William McGowan's "Coloring the News" places the mainstream media under a microscope analyzing the claims that "diversity" in the newsroom will improve news coverage and inform the public to a greater degree. McGowan demonstrates that not only has news not improved, but reporters have deliberately avoided covering uncomfortable and inconvenient aspects of many stories for fear of "stereotyping" or "offending." The result is a consistently sanitized and skewed version of events. McGowan makes clear "diversity" of viewpoint is significantly more important in a newsroom that skin color or gender, yet newsrooms, in employing more minorities and systematically excluding white males, and solidified the liberal ideological grip on news coverage. Ironically, in the quest for "diversity" there has been much less presentation of different viewpoints, especially conservative or Christian views. The unintended effect of all this has been a mass fleeing from the networks to other sources of news such as radio and the internet which atleast give some validity to the conservative viewpoint.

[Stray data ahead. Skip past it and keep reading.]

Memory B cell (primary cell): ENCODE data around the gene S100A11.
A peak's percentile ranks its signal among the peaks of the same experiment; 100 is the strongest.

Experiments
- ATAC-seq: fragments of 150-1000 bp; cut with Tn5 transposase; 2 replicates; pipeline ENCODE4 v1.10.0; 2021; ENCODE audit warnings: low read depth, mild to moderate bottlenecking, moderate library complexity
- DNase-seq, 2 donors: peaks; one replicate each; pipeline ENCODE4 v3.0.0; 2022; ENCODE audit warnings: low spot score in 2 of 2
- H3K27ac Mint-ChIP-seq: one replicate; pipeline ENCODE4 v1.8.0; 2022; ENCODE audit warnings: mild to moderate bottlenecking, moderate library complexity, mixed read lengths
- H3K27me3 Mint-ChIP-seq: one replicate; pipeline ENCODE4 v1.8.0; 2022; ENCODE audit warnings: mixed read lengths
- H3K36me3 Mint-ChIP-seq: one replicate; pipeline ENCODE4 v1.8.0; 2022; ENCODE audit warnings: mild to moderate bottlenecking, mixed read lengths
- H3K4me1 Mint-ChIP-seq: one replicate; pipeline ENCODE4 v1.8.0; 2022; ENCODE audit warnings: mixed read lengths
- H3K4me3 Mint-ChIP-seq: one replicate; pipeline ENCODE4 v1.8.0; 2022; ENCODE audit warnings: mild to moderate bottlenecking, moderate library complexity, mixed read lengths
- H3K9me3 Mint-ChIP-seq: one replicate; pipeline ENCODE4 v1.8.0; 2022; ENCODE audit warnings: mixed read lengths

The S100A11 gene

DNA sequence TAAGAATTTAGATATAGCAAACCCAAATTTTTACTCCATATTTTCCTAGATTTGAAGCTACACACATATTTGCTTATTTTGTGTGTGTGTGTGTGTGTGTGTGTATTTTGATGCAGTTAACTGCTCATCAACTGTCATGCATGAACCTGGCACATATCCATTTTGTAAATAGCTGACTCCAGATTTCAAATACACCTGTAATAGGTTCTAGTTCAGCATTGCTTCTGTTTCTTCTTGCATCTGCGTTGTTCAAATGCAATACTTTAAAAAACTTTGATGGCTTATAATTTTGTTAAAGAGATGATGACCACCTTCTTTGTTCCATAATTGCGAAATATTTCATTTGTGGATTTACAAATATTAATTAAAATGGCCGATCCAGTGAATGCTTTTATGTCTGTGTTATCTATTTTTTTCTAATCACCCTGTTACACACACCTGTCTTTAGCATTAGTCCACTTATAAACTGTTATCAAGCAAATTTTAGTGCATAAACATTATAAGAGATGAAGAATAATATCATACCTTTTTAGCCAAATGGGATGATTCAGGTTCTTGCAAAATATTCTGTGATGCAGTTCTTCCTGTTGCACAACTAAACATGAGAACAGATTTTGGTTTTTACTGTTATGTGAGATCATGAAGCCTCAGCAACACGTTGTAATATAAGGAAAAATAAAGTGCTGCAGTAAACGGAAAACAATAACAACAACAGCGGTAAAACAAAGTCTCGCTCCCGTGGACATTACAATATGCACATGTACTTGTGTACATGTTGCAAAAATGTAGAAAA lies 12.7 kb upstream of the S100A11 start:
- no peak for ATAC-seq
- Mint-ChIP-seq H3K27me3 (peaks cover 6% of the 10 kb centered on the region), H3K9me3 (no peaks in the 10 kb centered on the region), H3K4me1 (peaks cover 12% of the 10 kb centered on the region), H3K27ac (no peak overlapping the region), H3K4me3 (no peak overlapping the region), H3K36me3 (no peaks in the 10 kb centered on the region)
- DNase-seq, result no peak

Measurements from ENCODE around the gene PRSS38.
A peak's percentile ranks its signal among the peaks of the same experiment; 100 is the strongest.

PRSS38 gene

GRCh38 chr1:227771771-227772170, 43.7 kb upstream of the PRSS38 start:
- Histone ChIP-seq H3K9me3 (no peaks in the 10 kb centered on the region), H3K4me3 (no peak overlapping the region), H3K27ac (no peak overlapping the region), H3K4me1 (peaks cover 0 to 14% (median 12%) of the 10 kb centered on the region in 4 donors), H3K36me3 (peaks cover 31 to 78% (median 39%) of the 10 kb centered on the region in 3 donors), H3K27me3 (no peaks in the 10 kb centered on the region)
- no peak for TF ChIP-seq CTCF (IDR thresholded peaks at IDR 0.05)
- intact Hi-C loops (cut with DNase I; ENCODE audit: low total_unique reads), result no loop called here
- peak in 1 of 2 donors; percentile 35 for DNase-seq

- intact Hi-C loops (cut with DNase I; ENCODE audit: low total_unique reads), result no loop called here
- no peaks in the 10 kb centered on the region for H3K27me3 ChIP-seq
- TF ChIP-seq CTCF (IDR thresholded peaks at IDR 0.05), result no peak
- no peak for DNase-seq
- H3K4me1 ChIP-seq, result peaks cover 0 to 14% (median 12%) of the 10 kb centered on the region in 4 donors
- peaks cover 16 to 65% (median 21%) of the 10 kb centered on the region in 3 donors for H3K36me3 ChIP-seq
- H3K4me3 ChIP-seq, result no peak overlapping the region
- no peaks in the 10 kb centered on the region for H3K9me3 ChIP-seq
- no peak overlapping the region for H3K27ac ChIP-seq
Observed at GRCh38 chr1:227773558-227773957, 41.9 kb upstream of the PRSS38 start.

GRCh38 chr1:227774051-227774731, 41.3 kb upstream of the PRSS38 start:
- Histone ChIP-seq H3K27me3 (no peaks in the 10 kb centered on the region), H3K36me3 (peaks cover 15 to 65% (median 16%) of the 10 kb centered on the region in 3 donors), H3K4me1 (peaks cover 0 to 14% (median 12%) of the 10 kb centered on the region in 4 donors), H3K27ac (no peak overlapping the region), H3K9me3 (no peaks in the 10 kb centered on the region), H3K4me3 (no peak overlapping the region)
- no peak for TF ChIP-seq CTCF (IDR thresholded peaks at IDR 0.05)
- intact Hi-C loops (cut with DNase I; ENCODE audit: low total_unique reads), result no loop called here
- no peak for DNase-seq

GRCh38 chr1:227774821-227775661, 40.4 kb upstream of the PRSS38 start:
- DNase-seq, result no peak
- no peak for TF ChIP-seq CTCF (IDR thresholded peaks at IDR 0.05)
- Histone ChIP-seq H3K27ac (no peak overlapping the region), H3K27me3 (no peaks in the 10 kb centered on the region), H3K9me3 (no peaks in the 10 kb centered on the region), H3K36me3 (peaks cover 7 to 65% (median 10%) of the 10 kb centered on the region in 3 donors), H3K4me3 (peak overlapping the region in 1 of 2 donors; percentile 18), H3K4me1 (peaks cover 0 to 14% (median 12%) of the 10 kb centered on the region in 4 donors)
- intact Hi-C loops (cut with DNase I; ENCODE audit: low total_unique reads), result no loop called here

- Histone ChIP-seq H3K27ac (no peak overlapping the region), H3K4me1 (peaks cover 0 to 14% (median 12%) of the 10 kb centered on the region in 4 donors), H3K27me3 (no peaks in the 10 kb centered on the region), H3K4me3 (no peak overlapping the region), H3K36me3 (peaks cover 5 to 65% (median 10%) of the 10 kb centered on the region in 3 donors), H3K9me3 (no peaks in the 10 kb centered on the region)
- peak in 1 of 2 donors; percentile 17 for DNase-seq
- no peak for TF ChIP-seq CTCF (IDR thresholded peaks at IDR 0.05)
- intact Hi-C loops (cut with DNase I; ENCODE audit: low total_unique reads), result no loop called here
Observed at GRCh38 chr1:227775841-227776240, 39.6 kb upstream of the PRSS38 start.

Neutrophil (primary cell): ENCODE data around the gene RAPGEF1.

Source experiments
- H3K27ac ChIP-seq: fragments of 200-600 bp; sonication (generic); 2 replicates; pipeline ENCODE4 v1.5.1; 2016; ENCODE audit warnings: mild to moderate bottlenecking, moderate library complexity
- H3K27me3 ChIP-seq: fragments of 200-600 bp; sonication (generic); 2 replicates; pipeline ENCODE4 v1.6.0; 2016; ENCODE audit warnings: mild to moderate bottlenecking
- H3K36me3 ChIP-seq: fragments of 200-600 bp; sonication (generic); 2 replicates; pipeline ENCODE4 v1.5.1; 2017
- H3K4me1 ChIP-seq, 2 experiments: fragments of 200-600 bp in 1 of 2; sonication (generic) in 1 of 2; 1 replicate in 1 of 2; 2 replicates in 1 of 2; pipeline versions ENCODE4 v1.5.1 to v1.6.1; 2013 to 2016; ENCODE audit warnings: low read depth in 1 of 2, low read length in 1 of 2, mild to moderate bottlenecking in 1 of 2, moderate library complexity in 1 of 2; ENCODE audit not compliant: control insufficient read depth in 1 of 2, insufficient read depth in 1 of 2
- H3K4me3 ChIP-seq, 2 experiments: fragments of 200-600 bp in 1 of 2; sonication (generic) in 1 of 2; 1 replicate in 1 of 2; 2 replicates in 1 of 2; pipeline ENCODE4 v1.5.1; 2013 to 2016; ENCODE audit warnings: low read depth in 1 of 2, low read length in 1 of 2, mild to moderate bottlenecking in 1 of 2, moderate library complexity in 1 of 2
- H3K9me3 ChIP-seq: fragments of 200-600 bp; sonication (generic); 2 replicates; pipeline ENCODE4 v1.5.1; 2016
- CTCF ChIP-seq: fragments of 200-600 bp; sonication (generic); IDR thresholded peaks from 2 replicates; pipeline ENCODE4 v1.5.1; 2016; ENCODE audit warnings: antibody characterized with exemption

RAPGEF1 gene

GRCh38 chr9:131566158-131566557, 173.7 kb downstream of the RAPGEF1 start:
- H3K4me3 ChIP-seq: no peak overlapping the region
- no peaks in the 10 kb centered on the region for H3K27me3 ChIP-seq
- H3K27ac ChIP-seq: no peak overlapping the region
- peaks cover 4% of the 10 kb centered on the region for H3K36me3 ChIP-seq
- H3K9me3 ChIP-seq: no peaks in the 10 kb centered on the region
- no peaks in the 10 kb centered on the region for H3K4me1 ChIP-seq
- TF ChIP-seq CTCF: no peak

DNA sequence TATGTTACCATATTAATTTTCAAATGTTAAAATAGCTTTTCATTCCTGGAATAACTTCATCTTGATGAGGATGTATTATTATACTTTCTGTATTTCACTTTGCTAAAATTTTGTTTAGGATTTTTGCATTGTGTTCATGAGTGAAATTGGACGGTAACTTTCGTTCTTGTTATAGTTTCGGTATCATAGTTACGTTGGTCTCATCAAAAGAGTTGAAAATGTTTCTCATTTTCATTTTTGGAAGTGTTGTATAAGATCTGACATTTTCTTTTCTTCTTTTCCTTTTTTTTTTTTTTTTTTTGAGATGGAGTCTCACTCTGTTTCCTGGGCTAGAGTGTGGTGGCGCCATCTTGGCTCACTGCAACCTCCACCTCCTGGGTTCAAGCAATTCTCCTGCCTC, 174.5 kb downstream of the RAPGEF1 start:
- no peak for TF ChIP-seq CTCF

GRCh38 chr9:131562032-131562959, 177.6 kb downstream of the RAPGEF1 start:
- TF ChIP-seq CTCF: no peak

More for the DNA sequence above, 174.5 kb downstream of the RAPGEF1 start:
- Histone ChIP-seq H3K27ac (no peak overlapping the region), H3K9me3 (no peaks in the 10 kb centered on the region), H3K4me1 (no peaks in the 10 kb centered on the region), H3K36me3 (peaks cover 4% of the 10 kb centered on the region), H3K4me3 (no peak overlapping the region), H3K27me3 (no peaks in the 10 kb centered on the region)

Highly recommended.
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8 of 10 people found the following review helpful By A Customer on December 2, 2003
Format: Paperback
Remember when you were a kid, and the teacher taught you that newspaper articles are about facts -- who/what/where/when/why/how? We were taught that editorials are for expressing opinion and the feature articles are for reporting the basic facts? This booked showed me just how false is that basic concept of what "the news" is supposed to be.
Of particular interest to me was the topic of women in the military. I am female, but I think it's shameful that the opinions of veterans were suppressed because they were not on the politically correct side of the issue. Would we even be able to HAVE these debates, if not for them?